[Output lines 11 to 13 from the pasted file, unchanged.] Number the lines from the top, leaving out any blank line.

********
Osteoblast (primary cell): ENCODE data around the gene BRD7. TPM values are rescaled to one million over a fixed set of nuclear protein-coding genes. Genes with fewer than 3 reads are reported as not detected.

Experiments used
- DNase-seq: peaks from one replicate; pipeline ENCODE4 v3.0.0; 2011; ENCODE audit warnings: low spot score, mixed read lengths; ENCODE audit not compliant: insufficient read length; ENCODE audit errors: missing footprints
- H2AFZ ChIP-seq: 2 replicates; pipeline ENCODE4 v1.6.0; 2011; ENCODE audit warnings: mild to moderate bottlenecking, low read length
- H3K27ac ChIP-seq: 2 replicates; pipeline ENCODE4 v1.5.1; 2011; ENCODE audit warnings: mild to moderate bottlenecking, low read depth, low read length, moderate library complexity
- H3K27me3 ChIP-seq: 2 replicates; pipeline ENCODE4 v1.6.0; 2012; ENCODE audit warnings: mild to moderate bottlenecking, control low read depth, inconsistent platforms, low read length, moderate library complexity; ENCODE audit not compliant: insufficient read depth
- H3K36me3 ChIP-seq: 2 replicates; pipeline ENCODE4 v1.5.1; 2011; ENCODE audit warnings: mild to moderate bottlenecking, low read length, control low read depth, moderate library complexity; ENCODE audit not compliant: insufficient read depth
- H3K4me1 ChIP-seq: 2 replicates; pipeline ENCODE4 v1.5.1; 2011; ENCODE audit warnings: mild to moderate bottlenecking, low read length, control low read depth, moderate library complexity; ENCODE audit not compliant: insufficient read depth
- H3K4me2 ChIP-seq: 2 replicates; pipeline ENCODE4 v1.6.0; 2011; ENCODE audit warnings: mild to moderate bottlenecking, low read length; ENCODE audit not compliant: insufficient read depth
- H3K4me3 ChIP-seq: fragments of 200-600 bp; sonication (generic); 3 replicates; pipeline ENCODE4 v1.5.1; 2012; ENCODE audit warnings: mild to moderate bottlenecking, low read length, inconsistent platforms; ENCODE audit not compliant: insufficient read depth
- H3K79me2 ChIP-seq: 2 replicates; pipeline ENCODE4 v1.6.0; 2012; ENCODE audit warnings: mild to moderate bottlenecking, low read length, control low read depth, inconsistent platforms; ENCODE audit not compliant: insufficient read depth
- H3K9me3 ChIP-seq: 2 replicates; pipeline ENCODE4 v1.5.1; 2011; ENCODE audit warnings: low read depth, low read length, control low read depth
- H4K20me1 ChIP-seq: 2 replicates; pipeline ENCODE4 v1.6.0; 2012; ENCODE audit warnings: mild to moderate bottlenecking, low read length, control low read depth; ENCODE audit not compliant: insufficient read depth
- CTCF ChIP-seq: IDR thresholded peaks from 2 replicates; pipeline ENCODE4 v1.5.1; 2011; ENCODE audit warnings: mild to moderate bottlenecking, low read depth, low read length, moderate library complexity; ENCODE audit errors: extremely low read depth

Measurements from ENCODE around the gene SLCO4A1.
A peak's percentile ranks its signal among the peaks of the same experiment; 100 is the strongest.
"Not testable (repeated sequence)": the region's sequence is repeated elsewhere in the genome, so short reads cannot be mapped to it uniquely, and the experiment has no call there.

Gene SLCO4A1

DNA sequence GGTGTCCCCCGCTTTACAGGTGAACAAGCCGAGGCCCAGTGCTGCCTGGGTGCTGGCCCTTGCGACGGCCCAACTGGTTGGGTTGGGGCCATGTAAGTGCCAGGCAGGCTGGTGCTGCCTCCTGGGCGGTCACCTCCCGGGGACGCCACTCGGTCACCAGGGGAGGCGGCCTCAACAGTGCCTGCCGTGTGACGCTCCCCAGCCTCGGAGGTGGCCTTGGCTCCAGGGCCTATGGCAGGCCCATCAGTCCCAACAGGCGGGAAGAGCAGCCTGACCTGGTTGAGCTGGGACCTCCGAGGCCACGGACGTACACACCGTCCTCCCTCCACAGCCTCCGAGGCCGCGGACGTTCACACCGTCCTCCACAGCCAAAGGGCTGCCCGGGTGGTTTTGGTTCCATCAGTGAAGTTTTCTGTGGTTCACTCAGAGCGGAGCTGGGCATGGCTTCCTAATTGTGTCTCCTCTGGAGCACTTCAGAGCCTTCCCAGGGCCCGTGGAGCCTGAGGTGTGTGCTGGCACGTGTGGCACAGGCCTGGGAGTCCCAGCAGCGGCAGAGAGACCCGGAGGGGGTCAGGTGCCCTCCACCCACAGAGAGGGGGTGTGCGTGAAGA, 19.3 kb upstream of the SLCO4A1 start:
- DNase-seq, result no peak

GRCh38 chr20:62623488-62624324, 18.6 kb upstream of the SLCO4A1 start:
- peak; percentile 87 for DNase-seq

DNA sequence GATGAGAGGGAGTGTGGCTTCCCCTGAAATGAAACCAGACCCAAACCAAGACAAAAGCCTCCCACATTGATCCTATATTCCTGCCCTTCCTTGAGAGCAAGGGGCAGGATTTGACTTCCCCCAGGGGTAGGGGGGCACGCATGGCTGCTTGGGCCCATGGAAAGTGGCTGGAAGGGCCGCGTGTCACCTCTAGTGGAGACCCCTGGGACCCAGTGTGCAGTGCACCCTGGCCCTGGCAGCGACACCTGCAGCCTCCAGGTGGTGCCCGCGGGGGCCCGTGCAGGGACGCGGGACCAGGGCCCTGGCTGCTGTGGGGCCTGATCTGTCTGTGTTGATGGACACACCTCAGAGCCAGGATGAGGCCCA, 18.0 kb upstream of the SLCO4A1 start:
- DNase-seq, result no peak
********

- H3K79me2 ChIP-seq: 2 replicates; pipeline ENCODE4 v1.6.0; 2012; ENCODE audit warnings: mild to moderate bottlenecking, low read length, control low read depth, inconsistent platforms; ENCODE audit not compliant: insufficient read depth
- H3K9me3 ChIP-seq: 2 replicates; pipeline ENCODE4 v1.5.1; 2011; ENCODE audit warnings: low read depth, low read length, control low read depth
- H4K20me1 ChIP-seq: 2 replicates; pipeline ENCODE4 v1.6.0; 2012; ENCODE audit warnings: mild to moderate bottlenecking, low read length, control low read depth; ENCODE audit not compliant: insufficient read depth